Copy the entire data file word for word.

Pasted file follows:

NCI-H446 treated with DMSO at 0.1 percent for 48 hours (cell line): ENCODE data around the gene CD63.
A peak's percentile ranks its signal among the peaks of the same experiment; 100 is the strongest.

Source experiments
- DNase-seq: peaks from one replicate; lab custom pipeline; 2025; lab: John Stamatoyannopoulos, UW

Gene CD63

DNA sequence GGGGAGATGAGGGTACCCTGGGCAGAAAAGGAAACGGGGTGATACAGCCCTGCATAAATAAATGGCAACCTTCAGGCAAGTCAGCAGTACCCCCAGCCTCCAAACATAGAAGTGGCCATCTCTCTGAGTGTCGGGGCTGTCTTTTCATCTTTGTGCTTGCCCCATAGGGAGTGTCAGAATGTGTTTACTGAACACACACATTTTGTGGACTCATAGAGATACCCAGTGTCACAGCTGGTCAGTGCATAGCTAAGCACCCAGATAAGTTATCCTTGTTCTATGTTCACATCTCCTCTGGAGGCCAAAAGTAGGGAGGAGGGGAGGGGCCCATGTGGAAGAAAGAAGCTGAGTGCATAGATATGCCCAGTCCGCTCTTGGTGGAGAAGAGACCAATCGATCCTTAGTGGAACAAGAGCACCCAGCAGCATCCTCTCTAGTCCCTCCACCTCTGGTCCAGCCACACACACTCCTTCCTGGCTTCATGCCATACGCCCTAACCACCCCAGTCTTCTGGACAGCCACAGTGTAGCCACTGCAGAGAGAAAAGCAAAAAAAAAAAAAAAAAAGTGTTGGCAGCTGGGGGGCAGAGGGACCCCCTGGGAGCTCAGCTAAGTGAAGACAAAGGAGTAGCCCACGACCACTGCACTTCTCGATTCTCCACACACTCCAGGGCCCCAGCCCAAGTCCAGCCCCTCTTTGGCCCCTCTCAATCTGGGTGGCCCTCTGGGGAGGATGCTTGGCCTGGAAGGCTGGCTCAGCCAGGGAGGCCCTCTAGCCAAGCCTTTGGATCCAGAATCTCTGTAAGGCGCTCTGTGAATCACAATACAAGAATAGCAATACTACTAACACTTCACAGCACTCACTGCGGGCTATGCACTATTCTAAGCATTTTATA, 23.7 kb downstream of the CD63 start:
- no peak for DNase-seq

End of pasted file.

NCI-H446 treated with DMSO at 0.1 percent for 48 hours (cell line): ENCODE data around the gene CD63.
A peak's percentile ranks its signal among the peaks of the same experiment; 100 is the strongest.

Source experiments
- DNase-seq: peaks from one replicate; lab custom pipeline; 2025; lab: John Stamatoyannopoulos, UW

Gene CD63

DNA sequence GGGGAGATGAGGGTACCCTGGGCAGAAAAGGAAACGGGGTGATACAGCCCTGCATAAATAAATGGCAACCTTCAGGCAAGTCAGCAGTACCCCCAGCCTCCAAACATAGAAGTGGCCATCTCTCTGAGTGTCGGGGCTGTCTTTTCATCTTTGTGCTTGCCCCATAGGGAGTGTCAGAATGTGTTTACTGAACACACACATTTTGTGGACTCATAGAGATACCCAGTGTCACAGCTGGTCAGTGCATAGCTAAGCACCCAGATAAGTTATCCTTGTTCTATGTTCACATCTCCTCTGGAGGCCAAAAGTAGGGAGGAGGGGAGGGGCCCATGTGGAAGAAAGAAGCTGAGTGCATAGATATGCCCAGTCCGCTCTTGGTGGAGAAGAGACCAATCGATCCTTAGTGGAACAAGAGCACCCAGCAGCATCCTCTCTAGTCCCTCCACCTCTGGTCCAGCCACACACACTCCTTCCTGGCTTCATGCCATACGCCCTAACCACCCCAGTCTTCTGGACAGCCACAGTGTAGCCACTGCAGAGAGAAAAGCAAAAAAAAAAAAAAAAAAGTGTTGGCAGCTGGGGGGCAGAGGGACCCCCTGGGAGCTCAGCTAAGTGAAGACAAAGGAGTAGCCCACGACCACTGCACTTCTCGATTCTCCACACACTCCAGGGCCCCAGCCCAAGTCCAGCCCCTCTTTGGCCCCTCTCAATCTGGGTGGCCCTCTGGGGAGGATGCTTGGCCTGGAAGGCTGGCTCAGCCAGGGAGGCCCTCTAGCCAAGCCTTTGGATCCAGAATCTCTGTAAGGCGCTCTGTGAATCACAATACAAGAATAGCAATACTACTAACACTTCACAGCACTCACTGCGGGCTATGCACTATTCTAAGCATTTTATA, 23.7 kb downstream of the CD63 start:
- no peak for DNase-seq